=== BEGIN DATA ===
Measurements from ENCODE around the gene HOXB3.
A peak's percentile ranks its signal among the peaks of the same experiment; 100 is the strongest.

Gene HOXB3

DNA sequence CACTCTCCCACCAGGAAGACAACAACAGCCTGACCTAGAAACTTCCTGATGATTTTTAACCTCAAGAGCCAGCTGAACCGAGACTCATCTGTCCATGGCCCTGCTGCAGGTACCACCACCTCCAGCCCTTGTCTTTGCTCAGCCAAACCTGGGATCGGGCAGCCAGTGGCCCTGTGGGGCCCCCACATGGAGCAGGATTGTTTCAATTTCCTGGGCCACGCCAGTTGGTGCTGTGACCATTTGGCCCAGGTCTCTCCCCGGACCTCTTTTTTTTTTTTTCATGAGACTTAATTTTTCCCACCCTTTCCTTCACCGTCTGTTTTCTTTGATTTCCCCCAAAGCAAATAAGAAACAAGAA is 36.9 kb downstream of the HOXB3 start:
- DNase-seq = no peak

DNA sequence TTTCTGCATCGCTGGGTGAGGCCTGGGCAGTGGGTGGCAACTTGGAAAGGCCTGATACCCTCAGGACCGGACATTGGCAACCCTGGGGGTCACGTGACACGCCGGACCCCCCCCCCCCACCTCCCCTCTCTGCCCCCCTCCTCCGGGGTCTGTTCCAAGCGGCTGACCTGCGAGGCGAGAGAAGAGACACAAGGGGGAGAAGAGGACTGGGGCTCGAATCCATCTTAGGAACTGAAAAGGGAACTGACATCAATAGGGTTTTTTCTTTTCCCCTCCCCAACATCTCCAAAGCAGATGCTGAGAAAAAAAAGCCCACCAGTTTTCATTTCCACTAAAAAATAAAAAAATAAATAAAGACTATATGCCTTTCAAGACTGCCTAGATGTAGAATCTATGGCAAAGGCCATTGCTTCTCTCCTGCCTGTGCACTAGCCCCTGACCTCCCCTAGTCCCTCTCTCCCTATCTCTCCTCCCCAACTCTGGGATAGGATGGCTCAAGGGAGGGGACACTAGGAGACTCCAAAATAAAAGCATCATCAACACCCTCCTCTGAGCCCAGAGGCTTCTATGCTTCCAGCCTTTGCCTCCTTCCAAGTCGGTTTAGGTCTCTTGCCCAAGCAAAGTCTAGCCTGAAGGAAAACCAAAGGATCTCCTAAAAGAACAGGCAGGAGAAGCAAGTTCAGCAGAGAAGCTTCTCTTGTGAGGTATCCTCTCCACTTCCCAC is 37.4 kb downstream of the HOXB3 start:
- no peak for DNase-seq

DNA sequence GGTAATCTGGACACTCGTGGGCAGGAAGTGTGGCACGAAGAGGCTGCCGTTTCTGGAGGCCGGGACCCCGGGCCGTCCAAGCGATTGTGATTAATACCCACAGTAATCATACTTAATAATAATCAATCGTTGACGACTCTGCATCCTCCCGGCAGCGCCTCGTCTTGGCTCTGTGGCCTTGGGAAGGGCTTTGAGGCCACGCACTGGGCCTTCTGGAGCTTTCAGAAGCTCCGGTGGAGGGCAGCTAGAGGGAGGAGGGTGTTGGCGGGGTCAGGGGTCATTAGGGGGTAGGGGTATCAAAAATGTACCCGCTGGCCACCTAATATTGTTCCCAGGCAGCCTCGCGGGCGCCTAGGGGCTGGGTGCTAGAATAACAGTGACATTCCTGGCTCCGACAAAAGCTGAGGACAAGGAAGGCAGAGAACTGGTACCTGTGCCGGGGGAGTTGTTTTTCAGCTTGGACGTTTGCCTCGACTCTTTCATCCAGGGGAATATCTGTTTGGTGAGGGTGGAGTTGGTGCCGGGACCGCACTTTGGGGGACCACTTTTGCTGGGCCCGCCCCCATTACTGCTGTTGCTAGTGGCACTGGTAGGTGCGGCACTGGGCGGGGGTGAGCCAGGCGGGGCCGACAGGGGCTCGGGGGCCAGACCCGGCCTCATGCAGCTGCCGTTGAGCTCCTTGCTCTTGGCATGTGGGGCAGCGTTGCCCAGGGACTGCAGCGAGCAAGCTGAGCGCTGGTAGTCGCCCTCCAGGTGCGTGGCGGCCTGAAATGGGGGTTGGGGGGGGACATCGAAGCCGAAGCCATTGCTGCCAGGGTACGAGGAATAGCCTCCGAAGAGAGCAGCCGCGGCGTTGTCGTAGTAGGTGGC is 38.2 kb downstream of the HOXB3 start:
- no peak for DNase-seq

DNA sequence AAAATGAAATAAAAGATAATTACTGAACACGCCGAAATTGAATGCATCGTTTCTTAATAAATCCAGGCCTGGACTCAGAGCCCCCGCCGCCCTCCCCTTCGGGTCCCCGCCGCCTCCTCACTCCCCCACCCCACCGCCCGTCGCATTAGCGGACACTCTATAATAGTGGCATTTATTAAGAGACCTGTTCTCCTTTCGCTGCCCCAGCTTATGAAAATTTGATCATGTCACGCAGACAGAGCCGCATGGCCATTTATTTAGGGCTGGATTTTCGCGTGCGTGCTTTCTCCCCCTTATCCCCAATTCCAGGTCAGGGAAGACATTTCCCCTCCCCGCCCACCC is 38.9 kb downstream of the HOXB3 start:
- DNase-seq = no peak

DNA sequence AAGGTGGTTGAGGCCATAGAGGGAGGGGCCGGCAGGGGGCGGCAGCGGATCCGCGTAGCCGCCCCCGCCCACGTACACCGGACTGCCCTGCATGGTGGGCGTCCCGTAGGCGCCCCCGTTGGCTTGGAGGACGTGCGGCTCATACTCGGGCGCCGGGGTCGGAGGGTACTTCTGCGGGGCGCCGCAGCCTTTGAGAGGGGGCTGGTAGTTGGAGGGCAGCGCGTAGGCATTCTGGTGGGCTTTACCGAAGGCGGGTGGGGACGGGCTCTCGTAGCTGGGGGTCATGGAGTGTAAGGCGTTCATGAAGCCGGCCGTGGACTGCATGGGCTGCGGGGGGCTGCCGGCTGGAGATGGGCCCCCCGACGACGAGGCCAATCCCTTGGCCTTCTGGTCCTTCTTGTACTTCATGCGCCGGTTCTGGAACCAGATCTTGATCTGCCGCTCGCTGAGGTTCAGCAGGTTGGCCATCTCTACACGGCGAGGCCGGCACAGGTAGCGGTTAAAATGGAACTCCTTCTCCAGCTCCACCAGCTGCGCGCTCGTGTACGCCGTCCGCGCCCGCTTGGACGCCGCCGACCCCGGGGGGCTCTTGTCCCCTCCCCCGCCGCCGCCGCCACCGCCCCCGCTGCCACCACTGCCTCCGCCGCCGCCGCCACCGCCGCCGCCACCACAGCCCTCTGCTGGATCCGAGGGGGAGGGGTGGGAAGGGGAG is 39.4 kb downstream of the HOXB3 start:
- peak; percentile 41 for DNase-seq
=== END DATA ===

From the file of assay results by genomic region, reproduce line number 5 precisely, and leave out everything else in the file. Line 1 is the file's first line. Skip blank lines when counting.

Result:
- DNase-seq = no peak